We took the tube in. Nathan sat down and I stood in one of the vestibules near the doors, minding my own business, reading a newspaper. I was quite engrossed in a piece in the Metro about Charles Manson, who is apparently about to shuffle off into the wilderness. Probably about time. Anyway, I was vaguely aware that the tube had pulled into a station and moments later I felt the most enormous slap on my arse which made me yell out loud through shock. I composed myself and assumed I'd turn around to see someone I knew, but was astonished to find a little old lady standing there looking rather sheepish. People sitting opposite me on the tube were laughing hysterically. It seems the old lady had tripped whilst getting onto the tube and slapped my arse in an attempt to keep herself upright, which she'd managed to do! It was utterly surreal. I haven't had my arse slapped a great many times in my life, but this was certainly the biggest wallop it's ever received!
Speaking of smut, the panto was wonderful. Utterly diverting. It transported us both into a 1970s world of glitter, double entendre, spinning lights, swirling costumes and pyrotechnics. The cast was stellar. Where else would you get to see Paul O'Grady and Julian Clary sharing top billing. I believe they're good friends in real life, and they certainly seemed to have a great rapport on stage. Surprisingly, their comedy alter egos don't cancel each other out. O'Grady is the housewives' choice and kept it sardonic and relatively clean. Clary did the filthy double entendres, in fact, quite a lot of the time, double became single and I found myself gasping and checking around to see how the parents of the children in the audience were responding. Thing is, Clary is a master, so I'm quite convinced the kids would simply have thought he was goofing around and saying rude things which only parents would understand.
As it happened there were surprisingly few children in the capacity audience. I have never sat in a theatre where every seat was filled like that. We almost had to fight our way in.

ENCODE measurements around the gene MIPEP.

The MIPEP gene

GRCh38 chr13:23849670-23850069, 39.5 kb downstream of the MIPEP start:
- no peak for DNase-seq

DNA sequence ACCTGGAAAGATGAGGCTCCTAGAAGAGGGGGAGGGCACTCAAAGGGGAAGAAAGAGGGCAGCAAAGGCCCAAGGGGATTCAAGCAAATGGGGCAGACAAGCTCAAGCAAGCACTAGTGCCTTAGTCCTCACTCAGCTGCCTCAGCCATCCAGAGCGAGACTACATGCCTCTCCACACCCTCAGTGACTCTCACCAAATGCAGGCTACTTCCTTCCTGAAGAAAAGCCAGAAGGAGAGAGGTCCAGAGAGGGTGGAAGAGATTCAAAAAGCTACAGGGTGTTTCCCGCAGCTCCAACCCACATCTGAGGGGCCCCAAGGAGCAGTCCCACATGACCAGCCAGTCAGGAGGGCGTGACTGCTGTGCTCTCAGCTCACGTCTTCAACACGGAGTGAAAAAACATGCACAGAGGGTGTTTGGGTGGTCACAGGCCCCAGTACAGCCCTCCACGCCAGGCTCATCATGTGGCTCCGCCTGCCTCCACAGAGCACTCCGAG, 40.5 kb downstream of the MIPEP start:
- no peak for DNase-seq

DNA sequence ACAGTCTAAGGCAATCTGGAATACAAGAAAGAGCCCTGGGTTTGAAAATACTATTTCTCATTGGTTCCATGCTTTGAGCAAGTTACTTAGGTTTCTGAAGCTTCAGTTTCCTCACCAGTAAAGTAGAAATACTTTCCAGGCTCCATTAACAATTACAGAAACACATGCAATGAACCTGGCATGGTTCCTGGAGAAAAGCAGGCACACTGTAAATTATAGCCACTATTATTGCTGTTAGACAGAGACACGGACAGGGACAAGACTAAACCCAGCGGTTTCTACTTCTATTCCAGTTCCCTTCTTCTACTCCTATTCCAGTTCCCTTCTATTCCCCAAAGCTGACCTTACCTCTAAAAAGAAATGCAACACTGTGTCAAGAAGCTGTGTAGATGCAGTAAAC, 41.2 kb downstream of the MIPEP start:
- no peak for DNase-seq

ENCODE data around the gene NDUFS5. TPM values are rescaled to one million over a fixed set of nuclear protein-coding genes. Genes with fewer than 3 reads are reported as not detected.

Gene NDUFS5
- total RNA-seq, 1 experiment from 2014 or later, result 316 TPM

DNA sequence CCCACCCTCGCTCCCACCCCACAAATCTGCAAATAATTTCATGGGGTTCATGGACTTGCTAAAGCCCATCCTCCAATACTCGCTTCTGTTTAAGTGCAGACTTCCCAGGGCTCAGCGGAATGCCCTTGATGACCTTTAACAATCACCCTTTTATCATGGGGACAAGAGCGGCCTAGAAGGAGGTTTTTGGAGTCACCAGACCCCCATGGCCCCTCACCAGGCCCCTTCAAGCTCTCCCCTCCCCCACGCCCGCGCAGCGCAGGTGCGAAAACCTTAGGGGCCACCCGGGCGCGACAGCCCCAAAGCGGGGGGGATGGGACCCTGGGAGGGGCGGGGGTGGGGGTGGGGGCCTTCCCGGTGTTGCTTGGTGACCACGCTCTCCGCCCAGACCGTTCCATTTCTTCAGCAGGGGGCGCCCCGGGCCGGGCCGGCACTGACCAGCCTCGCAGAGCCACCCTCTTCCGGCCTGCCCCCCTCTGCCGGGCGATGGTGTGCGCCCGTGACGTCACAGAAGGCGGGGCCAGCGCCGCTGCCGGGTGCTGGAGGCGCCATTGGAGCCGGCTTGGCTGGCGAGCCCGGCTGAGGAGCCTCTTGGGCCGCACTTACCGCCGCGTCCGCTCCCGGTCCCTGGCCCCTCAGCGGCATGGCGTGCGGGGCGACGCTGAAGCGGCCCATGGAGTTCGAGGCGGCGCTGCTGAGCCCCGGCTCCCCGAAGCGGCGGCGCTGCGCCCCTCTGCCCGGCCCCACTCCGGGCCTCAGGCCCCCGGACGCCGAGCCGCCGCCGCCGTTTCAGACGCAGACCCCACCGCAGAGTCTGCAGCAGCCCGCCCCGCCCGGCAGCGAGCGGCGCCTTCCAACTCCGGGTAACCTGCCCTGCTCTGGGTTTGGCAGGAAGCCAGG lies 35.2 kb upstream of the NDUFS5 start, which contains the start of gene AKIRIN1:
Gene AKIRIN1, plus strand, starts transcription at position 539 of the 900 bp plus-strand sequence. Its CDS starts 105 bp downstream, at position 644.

The cast also included Nigel Havers, Amanda Holden and Lee Mead, who has started singing with a very strange, somewhat strangled American accent. Surely when you play Prince Charming you have to keep the vocals plummy and even if you go for an American accent when you sing, it has to sound nice! If he's the best we've got in terms of West End talent, then we're done for.
That said, by early January, pantomime performers have usually sung themselves ragged and are doing anything they can simply to generate sound. Paul O'Grady was suffering from a cold, which, I assume, explained the arrival on stage of a hitherto unintroduced ensemble member, brilliantly fronting a massive gospel number. One assumes this was O'Grady's understudy.
One of the stars of the show was ventriloquist, Paul Zerdin, whom, I read, won America's Got Talent (despite being a Brit.)
As is often the case with panto, the music was a mixture of original songs and well-known pop with new lyrics. As such it ticked all the boxes, but I'd have shot the lyricist for his almost inveterate inability to scan lyrics properly. I'm witnessing this increasingly in West End shows. It is vital to stress words in music in a natural way, or your singers sound retarded and no one in the audience knows what's being said!
The audience seemed to have a wonderful time, although every time something big happened on stage, the mobile phones all came out and everyone started filming. At one point I just wanted to shout "enjoy the moment, people!" I looked at the guy to my left, and discovered he was on Facebook posting pictures of himself watching the action. It was almost too meta. Minutes later, he was on an online gambling site. Plainly he'd paid £40 merely to be able to say that he'd sat in the Palladium whilst a show happened in the background!